If you root around charity shops, car boot sales or the horror sections of video shops, you might be able to find a copy of The Keep on VHS or even laserdisc. After Paramount ran into copyright complications relating to Tangerine Dream’s score and Mann’s contempt for the project became known, the film was never released on DVD, despite its cult following. A TV cut of the film does exist, but contains an alternate ending and is missing Tangerine Dream’s score. However, the laserdisc version of The Keep has now been released on Netflix, providing a far wider audience a chance to see the theatrical cut with the original soundtrack. Clearly, Paramount were aware the public wanted more than dusty VHS copies, laserdiscs or small clips of the film on YouTube. The studio must have seen a financial opportunity, albeit a comparatively meagre one, in releasing The Keep online. But it is still the originally released, butchered version, not Mann’s ultimate vision.
Mann’s shunning of a film he poured his heart and soul into raises interesting questions over the concept of auteurship and how and why a film can become “cult”. Speaking personally, The Keep was appealing because it was a Michael Mann film. His work enthralled me from my first viewing of Heat as a teenager. I rewatched my VHS copy until it nearly wore out. But Mann renounced Paramount’s version of The Keep because it desecrated the vision he had created. If we are to believe in the idea of the director as grand master, then can we still love something that Mann has washed his hands of? Is a disowned film, particularly one made by a director most would consider an auteur, still the film’s author?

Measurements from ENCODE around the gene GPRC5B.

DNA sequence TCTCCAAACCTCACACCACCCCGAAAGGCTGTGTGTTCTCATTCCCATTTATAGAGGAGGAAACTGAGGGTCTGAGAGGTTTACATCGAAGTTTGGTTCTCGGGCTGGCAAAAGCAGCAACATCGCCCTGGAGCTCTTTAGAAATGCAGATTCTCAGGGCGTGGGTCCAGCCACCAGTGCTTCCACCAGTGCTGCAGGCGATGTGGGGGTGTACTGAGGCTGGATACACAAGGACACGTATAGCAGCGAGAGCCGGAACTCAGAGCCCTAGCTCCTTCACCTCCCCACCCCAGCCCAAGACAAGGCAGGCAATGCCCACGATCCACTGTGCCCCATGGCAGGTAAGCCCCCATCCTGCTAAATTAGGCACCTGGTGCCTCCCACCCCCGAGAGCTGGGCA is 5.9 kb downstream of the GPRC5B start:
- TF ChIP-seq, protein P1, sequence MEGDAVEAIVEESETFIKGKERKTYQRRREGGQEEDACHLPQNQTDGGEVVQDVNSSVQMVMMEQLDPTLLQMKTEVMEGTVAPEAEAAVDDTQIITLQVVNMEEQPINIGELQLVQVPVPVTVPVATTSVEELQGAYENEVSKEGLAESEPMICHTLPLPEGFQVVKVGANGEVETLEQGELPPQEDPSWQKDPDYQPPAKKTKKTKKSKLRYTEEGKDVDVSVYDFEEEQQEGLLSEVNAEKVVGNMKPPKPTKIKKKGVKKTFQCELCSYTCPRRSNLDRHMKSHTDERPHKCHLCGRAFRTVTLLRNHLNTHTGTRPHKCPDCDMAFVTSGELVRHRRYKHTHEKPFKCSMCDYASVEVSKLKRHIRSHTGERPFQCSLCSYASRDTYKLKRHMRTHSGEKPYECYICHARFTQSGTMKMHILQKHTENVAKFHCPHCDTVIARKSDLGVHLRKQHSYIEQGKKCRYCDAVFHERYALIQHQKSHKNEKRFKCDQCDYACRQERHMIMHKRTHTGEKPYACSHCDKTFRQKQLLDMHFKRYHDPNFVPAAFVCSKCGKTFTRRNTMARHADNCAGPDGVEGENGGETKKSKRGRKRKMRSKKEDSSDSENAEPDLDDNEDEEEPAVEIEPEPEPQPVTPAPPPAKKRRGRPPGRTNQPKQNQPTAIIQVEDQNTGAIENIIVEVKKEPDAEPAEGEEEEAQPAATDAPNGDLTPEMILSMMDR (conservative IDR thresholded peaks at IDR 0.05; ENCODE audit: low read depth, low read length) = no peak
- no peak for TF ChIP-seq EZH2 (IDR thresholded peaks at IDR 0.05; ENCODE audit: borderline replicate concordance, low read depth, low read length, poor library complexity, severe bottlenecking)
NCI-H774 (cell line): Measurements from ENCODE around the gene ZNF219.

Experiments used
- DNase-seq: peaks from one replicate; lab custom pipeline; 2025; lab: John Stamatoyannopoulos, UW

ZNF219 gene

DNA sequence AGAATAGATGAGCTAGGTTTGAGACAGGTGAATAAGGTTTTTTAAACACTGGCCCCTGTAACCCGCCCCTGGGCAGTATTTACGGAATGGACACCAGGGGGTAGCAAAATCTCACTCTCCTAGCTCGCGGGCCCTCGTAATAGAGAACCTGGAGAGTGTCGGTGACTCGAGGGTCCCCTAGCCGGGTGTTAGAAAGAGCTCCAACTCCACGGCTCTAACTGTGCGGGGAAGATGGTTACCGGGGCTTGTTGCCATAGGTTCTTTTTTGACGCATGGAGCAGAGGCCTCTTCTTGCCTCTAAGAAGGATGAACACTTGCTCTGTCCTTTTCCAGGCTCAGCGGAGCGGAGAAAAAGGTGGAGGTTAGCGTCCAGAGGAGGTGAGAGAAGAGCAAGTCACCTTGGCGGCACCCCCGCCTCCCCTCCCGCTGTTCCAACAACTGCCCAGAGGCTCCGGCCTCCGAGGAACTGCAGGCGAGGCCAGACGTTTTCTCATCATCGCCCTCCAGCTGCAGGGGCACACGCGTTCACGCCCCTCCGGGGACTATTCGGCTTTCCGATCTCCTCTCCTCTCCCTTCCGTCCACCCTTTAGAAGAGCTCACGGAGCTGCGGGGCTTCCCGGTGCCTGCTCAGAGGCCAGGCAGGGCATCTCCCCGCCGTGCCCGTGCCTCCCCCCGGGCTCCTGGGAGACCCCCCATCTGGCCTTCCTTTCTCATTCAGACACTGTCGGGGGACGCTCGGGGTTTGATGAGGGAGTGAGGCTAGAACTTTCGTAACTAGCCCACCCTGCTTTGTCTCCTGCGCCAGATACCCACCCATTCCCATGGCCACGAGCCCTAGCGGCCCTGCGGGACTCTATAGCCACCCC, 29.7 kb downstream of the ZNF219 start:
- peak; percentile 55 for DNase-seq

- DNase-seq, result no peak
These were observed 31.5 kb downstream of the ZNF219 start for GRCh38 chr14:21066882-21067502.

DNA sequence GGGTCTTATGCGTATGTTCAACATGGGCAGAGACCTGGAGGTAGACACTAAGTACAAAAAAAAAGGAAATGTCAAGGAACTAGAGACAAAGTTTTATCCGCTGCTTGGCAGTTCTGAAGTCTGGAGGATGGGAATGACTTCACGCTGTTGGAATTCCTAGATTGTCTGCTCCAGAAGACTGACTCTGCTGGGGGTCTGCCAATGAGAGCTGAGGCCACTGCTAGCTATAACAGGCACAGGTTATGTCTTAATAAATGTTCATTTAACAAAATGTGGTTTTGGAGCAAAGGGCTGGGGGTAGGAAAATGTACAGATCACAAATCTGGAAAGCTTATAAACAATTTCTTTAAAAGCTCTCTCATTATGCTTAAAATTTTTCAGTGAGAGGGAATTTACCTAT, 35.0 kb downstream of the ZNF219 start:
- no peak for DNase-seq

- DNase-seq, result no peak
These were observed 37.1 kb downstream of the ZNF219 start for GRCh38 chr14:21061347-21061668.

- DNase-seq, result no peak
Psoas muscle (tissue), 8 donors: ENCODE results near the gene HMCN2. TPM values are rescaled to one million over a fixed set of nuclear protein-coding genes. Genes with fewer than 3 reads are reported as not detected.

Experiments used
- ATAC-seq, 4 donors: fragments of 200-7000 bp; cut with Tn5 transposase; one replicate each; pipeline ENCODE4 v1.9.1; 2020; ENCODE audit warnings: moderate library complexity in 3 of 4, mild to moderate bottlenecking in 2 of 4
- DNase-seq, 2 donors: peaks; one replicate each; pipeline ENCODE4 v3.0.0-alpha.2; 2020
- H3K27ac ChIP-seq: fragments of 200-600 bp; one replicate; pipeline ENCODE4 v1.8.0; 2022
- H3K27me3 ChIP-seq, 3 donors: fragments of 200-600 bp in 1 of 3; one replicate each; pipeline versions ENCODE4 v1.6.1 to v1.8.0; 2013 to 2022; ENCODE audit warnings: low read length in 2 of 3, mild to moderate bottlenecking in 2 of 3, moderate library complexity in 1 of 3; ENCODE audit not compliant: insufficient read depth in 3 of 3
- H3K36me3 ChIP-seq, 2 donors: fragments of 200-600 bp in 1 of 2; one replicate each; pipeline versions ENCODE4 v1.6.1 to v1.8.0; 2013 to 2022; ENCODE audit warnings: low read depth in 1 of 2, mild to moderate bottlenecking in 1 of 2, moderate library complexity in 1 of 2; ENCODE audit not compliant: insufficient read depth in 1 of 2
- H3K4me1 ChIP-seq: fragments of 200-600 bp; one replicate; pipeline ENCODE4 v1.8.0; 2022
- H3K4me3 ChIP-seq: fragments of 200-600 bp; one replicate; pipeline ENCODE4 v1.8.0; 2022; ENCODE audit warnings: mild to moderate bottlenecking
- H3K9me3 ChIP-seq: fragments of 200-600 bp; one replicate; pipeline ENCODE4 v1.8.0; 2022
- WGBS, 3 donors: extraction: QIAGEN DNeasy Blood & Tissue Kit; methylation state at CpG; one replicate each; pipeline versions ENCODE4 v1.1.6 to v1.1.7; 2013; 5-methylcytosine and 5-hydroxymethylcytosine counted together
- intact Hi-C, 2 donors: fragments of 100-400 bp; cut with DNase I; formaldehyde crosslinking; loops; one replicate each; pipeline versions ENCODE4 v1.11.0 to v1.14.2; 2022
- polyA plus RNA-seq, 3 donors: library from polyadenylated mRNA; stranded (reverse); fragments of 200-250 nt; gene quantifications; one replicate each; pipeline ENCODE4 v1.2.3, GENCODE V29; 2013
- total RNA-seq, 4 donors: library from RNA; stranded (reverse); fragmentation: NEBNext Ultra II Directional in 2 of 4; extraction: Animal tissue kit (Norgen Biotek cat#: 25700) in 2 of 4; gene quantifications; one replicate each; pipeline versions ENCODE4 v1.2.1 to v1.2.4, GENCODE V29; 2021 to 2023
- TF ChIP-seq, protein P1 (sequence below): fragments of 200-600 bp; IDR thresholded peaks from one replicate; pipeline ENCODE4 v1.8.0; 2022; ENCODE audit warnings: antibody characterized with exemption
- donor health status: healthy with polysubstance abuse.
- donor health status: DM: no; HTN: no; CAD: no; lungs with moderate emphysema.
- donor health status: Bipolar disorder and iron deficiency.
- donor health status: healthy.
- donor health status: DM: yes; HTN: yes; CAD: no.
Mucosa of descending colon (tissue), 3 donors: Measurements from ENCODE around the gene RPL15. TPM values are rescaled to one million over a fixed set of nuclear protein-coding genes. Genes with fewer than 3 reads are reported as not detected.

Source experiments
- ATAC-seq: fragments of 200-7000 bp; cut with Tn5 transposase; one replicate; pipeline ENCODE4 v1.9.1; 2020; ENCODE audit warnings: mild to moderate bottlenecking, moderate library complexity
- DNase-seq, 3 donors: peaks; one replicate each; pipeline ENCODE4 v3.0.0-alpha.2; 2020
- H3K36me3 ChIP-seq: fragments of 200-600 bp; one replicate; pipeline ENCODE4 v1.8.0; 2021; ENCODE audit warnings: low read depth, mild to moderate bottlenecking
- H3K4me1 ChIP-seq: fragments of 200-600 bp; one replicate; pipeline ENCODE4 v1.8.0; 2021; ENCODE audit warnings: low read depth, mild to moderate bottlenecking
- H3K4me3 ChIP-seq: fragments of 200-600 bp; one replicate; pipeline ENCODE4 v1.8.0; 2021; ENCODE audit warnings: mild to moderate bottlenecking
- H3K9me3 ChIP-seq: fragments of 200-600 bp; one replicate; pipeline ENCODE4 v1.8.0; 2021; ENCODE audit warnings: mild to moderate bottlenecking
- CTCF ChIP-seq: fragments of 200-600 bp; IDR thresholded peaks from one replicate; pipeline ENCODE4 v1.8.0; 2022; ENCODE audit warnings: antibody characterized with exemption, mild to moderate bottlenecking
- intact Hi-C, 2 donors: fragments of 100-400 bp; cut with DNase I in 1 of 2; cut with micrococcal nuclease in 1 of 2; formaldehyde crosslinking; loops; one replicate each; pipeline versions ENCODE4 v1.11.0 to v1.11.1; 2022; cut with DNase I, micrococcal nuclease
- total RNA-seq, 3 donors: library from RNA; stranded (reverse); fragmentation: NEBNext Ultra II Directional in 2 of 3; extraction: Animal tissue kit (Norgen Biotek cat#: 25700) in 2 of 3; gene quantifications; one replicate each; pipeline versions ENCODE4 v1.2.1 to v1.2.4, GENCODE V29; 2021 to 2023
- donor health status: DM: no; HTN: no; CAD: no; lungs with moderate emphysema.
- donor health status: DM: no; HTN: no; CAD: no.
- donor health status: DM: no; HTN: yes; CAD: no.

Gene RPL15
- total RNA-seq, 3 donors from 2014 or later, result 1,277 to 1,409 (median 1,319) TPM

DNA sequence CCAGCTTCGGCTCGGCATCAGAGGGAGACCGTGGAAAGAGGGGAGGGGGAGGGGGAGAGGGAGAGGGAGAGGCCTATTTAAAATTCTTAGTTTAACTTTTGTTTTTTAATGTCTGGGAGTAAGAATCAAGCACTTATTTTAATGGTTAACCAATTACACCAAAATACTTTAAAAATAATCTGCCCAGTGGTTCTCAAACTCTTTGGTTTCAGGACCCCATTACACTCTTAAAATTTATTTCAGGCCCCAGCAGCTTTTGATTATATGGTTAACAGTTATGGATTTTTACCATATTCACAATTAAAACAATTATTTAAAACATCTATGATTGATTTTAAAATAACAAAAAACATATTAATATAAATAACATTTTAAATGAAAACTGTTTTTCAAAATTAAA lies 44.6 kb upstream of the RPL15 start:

For many people, the idea that The Keep contains the signatures and hallmarks associated with Mann’s work is what makes the film so tantalising. Mann, like Kubrick, Haneke and many other so-called auteurs, demands total creative control. Without this he feels the film is no longer his. For the film to be Mann’s vision, he believes the final cut must be as he intended.
There have been a number of auteur-directed films that, due to studio and producer interference and subsequent failure at the box office, have resulted in proud filmmakers either crediting their films to Alan Smithee or at least publicly rejecting their work in interviews. For example, Andrei Tarkovsky, much to my surprise, was disappointed with Solaris (1972) as he felt it failed to transcend genre. And, before redeeming himself with Se7en (1995) and Fight Club (1999), David Fincher famously disowned his first feature as a director, Alien 3 (1992), after constant studio interference and bullying led him to walk away before editing even began. The more experienced Alfred Hitchcock felt Rebecca (1940) was not “his” film and more super-producer David O Selznick’s baby.